Ring Road's City

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Ring Road's City


The ring road is meant for driving on, not for living on.


The ring road is of course a road, but it is more than a road: it is a territory which encompasses an infrastructure. A territory which has been built on, a territory with housing and offices, which forms a buffer zone between Paris and its suburbs. It is both a piece of the city and a border in the city...


Like all territories, this thin, 400 metres wide strip which encircles the capital, has a memory. A way of defining history, and a geography. The geography is easy: we go around and around in circles between Paris and the suburbs. For the history, we have to go back two centuries, when the military belt was constructed around Paris on Thier's initiative, in 1840. Then there were the fortifcations and 'the zone', the HBMs of 1924 and Lafay's HLMs in 1953. At the end of the glorious thirties, under Charles de Gaulle with his huge work sites - all the engineers and concrete - a project was born which took 40 years to take root and finally the 'périph' (ring-road) was constructed, between 1959 and 1973.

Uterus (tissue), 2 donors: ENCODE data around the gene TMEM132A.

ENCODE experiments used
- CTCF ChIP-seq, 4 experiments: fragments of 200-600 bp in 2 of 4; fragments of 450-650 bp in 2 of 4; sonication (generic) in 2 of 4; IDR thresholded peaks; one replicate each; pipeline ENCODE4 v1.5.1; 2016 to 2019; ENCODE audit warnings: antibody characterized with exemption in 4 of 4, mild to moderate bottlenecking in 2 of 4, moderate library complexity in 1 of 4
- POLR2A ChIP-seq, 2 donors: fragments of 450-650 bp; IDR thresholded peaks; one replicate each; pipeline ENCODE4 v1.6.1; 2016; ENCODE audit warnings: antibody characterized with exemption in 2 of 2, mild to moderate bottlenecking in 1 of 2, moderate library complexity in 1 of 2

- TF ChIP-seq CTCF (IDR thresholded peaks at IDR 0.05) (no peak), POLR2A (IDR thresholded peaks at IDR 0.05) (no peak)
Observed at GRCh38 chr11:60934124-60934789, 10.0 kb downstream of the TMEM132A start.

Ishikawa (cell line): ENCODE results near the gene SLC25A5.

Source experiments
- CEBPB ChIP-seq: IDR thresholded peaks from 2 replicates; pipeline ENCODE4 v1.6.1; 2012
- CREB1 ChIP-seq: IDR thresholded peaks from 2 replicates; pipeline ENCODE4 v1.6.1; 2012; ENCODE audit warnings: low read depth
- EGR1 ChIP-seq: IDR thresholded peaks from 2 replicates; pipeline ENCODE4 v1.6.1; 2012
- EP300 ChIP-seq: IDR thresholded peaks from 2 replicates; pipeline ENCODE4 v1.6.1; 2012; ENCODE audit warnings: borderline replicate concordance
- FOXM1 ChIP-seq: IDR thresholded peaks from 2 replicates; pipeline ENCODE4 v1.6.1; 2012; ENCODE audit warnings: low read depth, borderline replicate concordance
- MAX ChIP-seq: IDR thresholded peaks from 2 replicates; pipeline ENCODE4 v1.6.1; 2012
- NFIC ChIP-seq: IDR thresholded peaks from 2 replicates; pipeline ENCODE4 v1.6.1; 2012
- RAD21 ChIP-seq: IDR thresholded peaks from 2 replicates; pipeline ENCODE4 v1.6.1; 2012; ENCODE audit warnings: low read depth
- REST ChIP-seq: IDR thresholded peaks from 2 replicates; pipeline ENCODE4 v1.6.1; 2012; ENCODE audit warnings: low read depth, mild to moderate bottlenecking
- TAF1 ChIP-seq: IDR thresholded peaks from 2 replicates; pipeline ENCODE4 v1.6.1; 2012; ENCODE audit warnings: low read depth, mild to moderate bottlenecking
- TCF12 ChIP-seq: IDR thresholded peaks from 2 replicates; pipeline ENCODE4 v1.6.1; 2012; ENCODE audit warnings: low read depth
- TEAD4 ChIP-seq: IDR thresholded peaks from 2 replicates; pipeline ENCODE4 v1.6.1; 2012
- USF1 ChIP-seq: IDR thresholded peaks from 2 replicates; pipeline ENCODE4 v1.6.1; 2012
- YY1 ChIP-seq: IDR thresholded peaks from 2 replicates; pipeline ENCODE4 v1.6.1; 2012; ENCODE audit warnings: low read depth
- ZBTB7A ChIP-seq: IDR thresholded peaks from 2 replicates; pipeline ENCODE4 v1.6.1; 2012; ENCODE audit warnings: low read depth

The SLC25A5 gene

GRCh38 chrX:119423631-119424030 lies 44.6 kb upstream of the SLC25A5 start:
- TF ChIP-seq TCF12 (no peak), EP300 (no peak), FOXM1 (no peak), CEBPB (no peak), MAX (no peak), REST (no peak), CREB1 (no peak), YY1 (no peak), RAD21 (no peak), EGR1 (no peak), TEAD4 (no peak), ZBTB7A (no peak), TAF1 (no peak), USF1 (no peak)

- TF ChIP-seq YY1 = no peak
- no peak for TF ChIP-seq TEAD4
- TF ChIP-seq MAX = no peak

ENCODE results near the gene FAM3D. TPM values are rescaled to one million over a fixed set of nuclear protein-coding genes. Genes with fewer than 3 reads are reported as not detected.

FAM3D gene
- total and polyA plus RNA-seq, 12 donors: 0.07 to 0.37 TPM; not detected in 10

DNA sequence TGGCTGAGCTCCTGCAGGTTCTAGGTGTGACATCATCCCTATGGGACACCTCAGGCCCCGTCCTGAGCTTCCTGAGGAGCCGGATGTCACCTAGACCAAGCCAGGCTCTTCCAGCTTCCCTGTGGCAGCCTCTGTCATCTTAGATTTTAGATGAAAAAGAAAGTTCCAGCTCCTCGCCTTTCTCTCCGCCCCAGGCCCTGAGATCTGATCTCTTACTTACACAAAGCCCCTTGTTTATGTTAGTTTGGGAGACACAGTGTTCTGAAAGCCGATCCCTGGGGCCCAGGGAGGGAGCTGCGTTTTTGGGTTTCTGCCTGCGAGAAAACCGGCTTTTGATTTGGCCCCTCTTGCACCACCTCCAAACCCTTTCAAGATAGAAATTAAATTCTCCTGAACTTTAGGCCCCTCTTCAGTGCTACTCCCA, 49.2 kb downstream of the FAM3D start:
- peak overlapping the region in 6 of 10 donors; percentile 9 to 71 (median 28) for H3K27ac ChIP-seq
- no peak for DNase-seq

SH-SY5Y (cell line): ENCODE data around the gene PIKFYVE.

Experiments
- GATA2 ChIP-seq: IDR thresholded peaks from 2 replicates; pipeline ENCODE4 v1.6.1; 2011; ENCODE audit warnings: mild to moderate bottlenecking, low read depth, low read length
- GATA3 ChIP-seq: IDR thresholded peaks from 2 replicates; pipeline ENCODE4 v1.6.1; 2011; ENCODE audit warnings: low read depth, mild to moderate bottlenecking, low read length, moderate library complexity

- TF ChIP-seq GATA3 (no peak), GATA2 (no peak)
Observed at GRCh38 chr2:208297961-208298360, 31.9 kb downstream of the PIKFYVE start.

Inaugurated 40 years ago and maintained with care ever since, one question remains: how can we bear to live with it? With 230 000 vehicles per day travelling on it, the Parisian ring-road has the most dense traffic statistics in Europe.


Richard Copans

(Director of the documentary film 'Paris Périph' (2004, 54mn) Coproduction: ARTE France, Les Films d’Ici, Forum des Images)